Siemens at the Hannover Messe 2015: Hall 9, Booth D35
Siemens has completed its spectrum of Simotics FD low-voltage motors. The new motors, covering the output range from 200 to 1,600 kilowatts and with shaft heights ranging between 315 and 450 millimeters, are optimized for converter operation and are particularly energy efficient, especially in the partial load range.
In combination with Sinamics low-voltage converters, they form an Integrated Drive System (IDS) that meets the requirements of the IES2 system efficiency class. Compared to the reference system of the standard, this means that losses are reduced by 35 percent.
The modular structure provides customers with maximum flexibility, allowing them to choose for example between air cooling and water cooling or between self-ventilation and forced ventilation. Service concepts such as predictive condition monitoring round off the portfolio.
The Simotics FD motors are ideally suited for use with Sinamics low-voltage converters and, as part of an IDS, offer a cost-effective, energy-efficient complete system that generates very little noise.
In combination with the Sinamics low-voltage converters, the drive train meets the requirements of the IES2 system efficiency class. If the entire drive system is water-cooled, heat recovery can be used to boost efficiency even further. Because the power density of the water-cooled motors is up to 30% higher, they are extremely compact.
The terminal box can be rotated in steps of 90 degrees, is diagonally divided and has a large format, making it particularly easy to connect. Comprehensive service, ranging from online condition monitoring and repair right through to retrofitting, is ensured via the global service network. The innovative and compact new motor design is compatible with the Simotics TN series N-compact. It has no need for external cooling ribs; these are integrated directly in the stator core in the rectangular gray cast-iron enclosure, enabling cooling to take place in the enclosure close to the heat source.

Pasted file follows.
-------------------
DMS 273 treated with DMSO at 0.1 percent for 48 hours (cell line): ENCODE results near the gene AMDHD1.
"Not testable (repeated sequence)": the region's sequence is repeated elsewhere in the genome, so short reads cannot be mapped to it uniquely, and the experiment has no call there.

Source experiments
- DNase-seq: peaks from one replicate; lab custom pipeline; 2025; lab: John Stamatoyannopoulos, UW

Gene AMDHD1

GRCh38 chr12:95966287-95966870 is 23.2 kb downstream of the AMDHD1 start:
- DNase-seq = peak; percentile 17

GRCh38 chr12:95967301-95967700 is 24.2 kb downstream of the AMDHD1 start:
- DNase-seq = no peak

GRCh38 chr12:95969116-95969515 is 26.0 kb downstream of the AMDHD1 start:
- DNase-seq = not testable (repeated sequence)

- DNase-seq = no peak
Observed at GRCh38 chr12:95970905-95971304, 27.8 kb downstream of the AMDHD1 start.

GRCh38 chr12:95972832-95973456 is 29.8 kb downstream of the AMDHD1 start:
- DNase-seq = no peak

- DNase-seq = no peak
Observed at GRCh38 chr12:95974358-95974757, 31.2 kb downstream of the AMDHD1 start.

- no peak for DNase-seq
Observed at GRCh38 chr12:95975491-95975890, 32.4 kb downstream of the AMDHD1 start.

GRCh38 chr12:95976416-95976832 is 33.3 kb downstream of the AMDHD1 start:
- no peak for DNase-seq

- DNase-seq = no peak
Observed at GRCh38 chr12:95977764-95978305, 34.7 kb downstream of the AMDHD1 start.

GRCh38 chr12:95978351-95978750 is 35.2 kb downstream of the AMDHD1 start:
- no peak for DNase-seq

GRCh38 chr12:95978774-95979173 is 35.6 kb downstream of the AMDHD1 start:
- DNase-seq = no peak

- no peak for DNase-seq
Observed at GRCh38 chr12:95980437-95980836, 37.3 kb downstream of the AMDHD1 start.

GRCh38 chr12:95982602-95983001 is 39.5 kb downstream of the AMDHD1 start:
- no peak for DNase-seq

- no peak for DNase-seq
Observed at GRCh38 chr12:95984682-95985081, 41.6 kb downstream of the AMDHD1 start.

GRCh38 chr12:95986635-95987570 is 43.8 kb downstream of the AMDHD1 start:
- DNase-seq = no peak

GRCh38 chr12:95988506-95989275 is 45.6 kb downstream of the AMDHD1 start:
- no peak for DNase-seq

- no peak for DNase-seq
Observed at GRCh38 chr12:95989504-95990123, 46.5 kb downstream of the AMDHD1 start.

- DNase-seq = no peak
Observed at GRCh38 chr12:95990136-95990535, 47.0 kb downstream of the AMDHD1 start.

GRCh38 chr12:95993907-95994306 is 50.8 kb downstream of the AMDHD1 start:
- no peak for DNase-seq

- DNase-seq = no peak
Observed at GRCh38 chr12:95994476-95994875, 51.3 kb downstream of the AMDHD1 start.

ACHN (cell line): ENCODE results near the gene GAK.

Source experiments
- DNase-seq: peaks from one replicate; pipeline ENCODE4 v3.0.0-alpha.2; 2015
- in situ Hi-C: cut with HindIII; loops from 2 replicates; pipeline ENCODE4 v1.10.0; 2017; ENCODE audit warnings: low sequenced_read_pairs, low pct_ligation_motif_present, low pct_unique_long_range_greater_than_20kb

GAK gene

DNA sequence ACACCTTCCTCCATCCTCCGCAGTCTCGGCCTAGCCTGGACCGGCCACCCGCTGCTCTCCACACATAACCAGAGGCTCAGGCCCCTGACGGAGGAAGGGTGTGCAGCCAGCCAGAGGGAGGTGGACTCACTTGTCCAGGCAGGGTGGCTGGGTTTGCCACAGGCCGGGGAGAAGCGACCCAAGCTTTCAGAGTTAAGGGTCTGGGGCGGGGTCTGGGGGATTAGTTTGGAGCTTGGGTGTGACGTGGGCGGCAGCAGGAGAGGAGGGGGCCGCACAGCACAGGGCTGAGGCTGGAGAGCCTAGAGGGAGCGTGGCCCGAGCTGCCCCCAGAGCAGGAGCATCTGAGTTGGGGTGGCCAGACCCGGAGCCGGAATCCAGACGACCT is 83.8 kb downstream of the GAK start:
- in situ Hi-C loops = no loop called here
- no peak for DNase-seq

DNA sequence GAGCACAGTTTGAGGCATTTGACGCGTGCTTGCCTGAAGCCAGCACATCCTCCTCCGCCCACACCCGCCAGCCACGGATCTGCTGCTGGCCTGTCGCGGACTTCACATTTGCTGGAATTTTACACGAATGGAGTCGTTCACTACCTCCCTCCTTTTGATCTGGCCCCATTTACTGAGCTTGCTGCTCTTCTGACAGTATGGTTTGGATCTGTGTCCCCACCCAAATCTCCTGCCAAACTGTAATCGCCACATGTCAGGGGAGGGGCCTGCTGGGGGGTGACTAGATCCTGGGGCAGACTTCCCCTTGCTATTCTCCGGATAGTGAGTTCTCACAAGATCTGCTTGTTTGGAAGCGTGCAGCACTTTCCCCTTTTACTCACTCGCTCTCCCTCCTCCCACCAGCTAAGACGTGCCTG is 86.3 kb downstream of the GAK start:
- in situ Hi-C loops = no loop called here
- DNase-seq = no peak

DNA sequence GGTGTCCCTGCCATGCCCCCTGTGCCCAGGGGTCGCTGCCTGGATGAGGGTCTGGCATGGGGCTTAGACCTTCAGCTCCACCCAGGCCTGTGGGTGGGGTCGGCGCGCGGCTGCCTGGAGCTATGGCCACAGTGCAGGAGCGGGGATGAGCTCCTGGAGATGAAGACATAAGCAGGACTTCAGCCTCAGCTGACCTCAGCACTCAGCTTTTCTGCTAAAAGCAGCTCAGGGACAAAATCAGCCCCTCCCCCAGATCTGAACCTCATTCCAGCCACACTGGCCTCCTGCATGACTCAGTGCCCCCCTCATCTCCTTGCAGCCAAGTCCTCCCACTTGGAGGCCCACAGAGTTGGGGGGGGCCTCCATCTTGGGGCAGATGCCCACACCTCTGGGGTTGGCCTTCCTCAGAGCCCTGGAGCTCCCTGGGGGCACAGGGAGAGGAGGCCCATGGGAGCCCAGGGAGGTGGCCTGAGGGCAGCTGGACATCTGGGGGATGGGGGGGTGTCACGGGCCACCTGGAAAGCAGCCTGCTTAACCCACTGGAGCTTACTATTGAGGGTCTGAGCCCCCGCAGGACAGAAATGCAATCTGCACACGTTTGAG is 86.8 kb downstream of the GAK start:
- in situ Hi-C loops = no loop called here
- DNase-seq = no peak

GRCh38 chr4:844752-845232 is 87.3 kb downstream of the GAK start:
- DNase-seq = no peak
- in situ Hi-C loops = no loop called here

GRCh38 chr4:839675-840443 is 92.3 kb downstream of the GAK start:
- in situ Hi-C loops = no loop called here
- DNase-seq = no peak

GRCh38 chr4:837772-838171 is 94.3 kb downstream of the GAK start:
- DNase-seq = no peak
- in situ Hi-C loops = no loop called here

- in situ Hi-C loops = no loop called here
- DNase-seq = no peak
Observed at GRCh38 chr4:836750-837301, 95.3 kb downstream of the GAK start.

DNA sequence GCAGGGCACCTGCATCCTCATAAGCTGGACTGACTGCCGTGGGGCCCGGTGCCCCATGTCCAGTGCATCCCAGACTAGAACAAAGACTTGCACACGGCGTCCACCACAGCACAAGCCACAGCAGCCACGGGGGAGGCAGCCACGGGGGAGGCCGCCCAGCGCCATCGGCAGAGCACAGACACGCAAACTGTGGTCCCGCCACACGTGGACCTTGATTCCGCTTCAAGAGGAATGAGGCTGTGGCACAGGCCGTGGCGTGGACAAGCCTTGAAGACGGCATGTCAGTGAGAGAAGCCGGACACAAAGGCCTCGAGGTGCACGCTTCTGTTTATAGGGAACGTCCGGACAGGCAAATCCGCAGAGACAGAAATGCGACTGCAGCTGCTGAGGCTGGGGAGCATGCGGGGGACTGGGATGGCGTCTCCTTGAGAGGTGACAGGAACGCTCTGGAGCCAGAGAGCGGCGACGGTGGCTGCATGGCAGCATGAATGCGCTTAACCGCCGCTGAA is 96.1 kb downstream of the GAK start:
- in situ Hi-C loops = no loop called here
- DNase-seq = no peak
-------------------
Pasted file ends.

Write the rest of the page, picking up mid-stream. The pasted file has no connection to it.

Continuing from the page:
The Sinamics G120P converter and Simotics FD motor combination has been designed specifically for pump-and-fan applications, where it performs particularly well. Simotics FD motors are now used widely across all sectors, including plastics, cement, mining, steel, marine, paper, crane, water/wastewater and chemical. Thanks to the latest addition, they now cover the entire output range.
For further information on Simotics FD, visit www.siemens.com/simotics-fd
Siemens AG (Berlin and Munich) is a global technology powerhouse that has stood for engineering excellence, innovation, quality, reliability and internationality for more than 165 years. The company is active in more than 200 countries, focusing on the areas of electrification, automation and digitalization. One of the world's largest producers of energy-efficient, resource-saving technologies, Siemens is No. 1 in offshore wind turbine construction, a leading supplier of combined cycle turbines for power generation, a major provider of power transmission solutions and a pioneer in infrastructure solutions as well as automation, drive and software solutions for industry. The company is also a leading provider of medical imaging equipment – such as computed tomography and magnetic resonance imaging systems – and a leader in laboratory diagnostics as well as clinical IT. In fiscal 2014, which ended on September 30, 2014, Siemens generated revenue from continuing operations of €71.9 billion and net income of €5.5 billion. At the end of September 2014, the company had around 357,000 employees worldwide. Further information is available on the Internet at www.siemens.com